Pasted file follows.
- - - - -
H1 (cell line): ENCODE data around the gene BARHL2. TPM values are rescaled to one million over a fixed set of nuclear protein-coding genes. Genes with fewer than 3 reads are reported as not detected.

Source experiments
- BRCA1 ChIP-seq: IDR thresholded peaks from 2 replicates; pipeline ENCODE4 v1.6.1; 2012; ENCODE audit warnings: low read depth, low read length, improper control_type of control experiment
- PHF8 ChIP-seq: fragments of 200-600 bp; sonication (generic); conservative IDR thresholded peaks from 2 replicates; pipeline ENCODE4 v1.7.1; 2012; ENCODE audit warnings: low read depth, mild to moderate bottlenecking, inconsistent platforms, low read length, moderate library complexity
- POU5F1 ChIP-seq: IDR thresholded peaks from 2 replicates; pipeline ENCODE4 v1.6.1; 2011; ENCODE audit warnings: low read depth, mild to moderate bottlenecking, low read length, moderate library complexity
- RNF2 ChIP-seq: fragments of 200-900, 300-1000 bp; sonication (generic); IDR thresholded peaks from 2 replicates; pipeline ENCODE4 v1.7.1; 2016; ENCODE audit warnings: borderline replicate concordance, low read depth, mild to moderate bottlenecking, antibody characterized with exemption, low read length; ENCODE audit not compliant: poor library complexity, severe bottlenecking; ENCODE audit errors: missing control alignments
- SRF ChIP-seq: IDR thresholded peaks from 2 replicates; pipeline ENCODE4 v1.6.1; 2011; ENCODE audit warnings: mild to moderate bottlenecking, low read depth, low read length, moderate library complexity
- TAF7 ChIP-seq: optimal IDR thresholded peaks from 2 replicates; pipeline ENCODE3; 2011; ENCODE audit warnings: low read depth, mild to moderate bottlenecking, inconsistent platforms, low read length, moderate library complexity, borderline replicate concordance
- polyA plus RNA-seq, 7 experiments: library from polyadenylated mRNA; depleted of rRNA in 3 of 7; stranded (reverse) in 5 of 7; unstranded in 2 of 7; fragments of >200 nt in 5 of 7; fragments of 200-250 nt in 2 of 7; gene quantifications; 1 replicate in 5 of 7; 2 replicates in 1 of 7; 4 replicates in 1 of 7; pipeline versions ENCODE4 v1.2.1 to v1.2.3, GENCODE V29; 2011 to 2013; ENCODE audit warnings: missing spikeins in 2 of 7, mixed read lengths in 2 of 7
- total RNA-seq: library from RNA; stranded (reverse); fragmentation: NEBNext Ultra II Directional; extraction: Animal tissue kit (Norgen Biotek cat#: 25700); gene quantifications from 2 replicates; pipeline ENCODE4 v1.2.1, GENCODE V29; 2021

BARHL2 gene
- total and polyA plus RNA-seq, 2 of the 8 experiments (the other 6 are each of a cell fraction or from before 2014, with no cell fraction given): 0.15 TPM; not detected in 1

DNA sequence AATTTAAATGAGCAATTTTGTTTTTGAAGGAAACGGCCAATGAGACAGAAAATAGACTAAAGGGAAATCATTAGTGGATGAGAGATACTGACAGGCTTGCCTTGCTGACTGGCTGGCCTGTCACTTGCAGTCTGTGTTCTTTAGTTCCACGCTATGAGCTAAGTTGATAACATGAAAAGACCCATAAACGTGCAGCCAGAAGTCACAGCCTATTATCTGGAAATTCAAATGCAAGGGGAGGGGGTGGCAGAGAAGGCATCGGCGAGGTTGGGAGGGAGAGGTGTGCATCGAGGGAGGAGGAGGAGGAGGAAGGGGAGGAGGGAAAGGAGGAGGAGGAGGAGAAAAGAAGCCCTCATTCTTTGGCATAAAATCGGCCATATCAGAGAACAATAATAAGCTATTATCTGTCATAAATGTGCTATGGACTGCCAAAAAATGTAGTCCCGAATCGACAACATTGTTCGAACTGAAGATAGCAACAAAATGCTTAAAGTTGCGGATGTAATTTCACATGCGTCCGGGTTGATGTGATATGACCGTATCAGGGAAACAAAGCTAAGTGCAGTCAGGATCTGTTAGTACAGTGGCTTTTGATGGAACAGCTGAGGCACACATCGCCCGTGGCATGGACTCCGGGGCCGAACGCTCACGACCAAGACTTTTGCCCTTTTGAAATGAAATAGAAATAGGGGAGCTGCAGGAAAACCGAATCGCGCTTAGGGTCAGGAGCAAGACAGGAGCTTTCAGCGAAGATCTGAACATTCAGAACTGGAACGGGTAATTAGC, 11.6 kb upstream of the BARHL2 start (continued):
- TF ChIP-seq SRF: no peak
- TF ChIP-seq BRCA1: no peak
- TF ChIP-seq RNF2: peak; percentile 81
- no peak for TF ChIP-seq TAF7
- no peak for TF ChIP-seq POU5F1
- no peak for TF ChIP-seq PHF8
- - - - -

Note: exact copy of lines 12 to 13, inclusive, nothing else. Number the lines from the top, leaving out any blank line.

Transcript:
- total and polyA plus RNA-seq, 2 of the 8 experiments (the other 6 are each of a cell fraction or from before 2014, with no cell fraction given): 0.15 TPM; not detected in 1

DNA sequence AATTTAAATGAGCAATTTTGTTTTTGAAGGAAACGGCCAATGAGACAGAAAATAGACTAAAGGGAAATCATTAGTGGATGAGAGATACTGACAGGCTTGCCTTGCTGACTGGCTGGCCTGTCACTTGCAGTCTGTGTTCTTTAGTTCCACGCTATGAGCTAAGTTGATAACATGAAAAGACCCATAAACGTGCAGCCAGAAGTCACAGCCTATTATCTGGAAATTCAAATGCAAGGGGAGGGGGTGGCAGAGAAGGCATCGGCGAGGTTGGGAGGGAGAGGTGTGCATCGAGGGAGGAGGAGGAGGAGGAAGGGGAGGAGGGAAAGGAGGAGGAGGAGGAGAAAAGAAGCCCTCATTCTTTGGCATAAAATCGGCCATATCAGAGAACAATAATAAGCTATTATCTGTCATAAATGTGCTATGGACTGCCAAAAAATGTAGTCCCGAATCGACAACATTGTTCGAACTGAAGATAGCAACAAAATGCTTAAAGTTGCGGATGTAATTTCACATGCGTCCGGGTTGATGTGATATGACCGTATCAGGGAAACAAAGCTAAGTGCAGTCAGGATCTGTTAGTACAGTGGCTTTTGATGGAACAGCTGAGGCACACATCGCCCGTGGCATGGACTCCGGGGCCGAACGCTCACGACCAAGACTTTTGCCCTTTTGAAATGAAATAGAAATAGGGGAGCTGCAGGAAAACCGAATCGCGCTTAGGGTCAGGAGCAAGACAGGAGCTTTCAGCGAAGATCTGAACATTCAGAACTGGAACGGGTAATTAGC, 11.6 kb upstream of the BARHL2 start (continued):